Constitutional pundits say the ruling now paves the way for Thanathorn to be charged under Article 151 of the Elections Act which specifies a jail term of up to 10 years and a political ban for 20 years for anyone found guilty of registering to run in MP elections while knowing that he or she is not qualified.

Thanathorn was originally accused by the Election Commission of still holding 675,000 shares in his family-owned V Luck Media Company when he registered to run in the general election in March this year.

During his defence Thanathorn insisted that the company was not a mass media entity in the general sense as it published only an in-flight magazine and a glossy franchised lifestyle magazine. He also presented evidence that he had transferred all the shares in question to his mother prior to registering to run in the election.

Article 98 of the Constitution prohibits proprietors or share-holders of media companies to run in elections out of fear they would have undue political influence, according to Thai PBS World.

The court dismissed Thanathorn’s defence on both points and revoked his status as an elected MP effective as of May 23 when he was suspended from active duty as MP after the Election Commission made the charges.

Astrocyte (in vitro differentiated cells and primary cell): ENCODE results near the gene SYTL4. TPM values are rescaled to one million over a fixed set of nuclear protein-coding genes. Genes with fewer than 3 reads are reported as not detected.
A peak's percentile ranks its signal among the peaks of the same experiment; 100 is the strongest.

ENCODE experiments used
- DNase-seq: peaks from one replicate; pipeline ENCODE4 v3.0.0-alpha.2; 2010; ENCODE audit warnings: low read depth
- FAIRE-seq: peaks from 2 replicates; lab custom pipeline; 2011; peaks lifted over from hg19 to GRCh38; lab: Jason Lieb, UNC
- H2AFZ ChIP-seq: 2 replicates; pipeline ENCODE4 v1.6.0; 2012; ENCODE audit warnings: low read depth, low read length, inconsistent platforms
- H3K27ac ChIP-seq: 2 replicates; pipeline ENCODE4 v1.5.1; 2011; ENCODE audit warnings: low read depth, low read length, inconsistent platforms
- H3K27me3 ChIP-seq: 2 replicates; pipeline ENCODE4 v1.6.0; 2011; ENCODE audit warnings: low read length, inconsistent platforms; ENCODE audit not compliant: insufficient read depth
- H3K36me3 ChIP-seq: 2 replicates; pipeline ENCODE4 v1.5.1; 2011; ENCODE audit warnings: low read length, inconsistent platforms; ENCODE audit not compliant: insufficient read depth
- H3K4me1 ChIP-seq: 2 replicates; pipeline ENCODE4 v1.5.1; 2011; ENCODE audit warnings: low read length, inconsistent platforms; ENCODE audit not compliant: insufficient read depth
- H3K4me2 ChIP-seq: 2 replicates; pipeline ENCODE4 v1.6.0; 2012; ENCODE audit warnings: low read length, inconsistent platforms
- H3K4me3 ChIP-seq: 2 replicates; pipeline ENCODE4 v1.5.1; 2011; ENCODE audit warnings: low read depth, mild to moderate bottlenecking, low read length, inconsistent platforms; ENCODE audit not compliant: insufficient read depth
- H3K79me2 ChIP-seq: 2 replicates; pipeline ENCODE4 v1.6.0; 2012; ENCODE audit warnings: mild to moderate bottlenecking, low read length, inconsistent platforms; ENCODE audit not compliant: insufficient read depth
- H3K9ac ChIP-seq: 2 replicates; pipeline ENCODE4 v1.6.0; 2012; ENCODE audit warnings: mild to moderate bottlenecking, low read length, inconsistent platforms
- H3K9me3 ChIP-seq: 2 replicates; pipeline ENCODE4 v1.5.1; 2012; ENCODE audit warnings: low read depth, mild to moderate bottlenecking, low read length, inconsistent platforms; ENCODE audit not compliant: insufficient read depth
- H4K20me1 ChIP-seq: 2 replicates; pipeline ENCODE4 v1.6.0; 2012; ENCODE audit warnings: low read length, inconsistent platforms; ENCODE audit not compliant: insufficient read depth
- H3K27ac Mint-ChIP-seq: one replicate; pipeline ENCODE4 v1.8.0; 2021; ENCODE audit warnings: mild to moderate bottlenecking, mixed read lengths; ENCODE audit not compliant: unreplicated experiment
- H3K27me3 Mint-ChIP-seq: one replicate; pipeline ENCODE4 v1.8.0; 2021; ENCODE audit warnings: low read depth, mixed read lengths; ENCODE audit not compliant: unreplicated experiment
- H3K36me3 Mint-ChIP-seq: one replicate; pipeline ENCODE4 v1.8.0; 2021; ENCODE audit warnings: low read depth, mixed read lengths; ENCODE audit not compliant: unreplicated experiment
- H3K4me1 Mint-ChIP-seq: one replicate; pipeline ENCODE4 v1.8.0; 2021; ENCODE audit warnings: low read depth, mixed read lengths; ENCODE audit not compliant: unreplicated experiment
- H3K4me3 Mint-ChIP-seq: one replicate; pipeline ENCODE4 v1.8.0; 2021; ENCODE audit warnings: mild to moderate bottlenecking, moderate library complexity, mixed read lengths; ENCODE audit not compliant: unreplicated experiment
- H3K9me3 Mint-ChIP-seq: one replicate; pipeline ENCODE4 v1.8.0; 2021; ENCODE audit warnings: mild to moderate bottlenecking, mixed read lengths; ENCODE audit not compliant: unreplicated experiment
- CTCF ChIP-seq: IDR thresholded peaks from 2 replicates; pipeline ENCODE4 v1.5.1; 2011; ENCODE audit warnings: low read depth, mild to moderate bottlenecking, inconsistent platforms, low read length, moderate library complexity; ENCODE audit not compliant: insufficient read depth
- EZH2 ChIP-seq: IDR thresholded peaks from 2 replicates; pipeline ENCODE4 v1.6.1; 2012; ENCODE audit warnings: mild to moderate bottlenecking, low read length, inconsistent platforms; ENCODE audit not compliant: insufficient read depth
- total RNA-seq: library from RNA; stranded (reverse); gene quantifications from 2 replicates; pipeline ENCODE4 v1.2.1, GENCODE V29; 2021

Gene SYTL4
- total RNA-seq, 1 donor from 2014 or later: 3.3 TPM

Hundreds of supporters of Future Forward Party showed disappointment as they listened to the verdict broadcast on close-circuit TV in the lobby of the Constitutional Court under tight security. Representatives from the US Embassy and EU in Bangkok were also seen attending the session as observers.

Despite his absence from the Parliamentary chamber, and his suspension as an MP at the time, Thanathorn narrowly missed being elected as the Thai PM in the first sitting of the new Parliament.

SOURCE: Thai PBS World

 

Thanathorn disqualified as Member of Parliament - Thai Constitutional Court | News by The Thaiger

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News